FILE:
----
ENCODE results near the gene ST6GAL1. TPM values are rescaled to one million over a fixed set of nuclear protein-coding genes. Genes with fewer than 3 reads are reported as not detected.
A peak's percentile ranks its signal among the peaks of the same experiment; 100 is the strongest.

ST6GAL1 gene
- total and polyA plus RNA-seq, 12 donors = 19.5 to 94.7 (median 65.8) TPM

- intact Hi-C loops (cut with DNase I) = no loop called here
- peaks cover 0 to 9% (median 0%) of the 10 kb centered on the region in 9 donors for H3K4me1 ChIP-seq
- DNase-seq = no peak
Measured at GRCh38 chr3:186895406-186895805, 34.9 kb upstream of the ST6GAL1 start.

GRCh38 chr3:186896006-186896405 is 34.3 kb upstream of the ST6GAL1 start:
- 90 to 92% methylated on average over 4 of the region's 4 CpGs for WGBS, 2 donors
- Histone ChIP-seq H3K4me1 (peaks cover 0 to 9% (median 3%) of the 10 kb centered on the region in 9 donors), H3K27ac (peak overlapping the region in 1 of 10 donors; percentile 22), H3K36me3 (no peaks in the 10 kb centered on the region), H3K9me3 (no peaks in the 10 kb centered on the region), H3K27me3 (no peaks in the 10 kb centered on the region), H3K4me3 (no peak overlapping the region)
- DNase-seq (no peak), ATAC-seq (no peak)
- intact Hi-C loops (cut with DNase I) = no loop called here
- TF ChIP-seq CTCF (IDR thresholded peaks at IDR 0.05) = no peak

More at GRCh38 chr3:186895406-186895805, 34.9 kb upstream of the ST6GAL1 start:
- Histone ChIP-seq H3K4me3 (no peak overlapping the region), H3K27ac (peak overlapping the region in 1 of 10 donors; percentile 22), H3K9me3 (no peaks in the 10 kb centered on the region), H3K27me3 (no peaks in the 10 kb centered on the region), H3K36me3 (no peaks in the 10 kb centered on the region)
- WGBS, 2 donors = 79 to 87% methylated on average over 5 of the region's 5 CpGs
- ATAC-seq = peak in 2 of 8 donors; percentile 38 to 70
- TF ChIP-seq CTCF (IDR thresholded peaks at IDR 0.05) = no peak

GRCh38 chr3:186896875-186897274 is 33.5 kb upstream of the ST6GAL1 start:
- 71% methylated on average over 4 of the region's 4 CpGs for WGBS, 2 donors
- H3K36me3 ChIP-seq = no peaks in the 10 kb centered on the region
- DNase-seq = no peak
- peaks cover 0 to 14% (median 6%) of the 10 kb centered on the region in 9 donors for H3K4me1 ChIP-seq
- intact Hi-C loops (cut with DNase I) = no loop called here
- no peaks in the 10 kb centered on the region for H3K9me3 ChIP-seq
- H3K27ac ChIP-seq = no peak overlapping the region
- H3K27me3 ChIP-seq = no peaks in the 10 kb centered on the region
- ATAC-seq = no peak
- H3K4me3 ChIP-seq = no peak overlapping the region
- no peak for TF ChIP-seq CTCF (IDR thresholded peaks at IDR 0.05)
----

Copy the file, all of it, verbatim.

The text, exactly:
ENCODE results near the gene ST6GAL1. TPM values are rescaled to one million over a fixed set of nuclear protein-coding genes. Genes with fewer than 3 reads are reported as not detected.
A peak's percentile ranks its signal among the peaks of the same experiment; 100 is the strongest.

ST6GAL1 gene
- total and polyA plus RNA-seq, 12 donors = 19.5 to 94.7 (median 65.8) TPM

- intact Hi-C loops (cut with DNase I) = no loop called here
- peaks cover 0 to 9% (median 0%) of the 10 kb centered on the region in 9 donors for H3K4me1 ChIP-seq
- DNase-seq = no peak
Measured at GRCh38 chr3:186895406-186895805, 34.9 kb upstream of the ST6GAL1 start.

GRCh38 chr3:186896006-186896405 is 34.3 kb upstream of the ST6GAL1 start:
- 90 to 92% methylated on average over 4 of the region's 4 CpGs for WGBS, 2 donors
- Histone ChIP-seq H3K4me1 (peaks cover 0 to 9% (median 3%) of the 10 kb centered on the region in 9 donors), H3K27ac (peak overlapping the region in 1 of 10 donors; percentile 22), H3K36me3 (no peaks in the 10 kb centered on the region), H3K9me3 (no peaks in the 10 kb centered on the region), H3K27me3 (no peaks in the 10 kb centered on the region), H3K4me3 (no peak overlapping the region)
- DNase-seq (no peak), ATAC-seq (no peak)
- intact Hi-C loops (cut with DNase I) = no loop called here
- TF ChIP-seq CTCF (IDR thresholded peaks at IDR 0.05) = no peak

More at GRCh38 chr3:186895406-186895805, 34.9 kb upstream of the ST6GAL1 start:
- Histone ChIP-seq H3K4me3 (no peak overlapping the region), H3K27ac (peak overlapping the region in 1 of 10 donors; percentile 22), H3K9me3 (no peaks in the 10 kb centered on the region), H3K27me3 (no peaks in the 10 kb centered on the region), H3K36me3 (no peaks in the 10 kb centered on the region)
- WGBS, 2 donors = 79 to 87% methylated on average over 5 of the region's 5 CpGs
- ATAC-seq = peak in 2 of 8 donors; percentile 38 to 70
- TF ChIP-seq CTCF (IDR thresholded peaks at IDR 0.05) = no peak

GRCh38 chr3:186896875-186897274 is 33.5 kb upstream of the ST6GAL1 start:
- 71% methylated on average over 4 of the region's 4 CpGs for WGBS, 2 donors
- H3K36me3 ChIP-seq = no peaks in the 10 kb centered on the region
- DNase-seq = no peak
- peaks cover 0 to 14% (median 6%) of the 10 kb centered on the region in 9 donors for H3K4me1 ChIP-seq
- intact Hi-C loops (cut with DNase I) = no loop called here
- no peaks in the 10 kb centered on the region for H3K9me3 ChIP-seq
- H3K27ac ChIP-seq = no peak overlapping the region
- H3K27me3 ChIP-seq = no peaks in the 10 kb centered on the region
- ATAC-seq = no peak
- H3K4me3 ChIP-seq = no peak overlapping the region
- no peak for TF ChIP-seq CTCF (IDR thresholded peaks at IDR 0.05)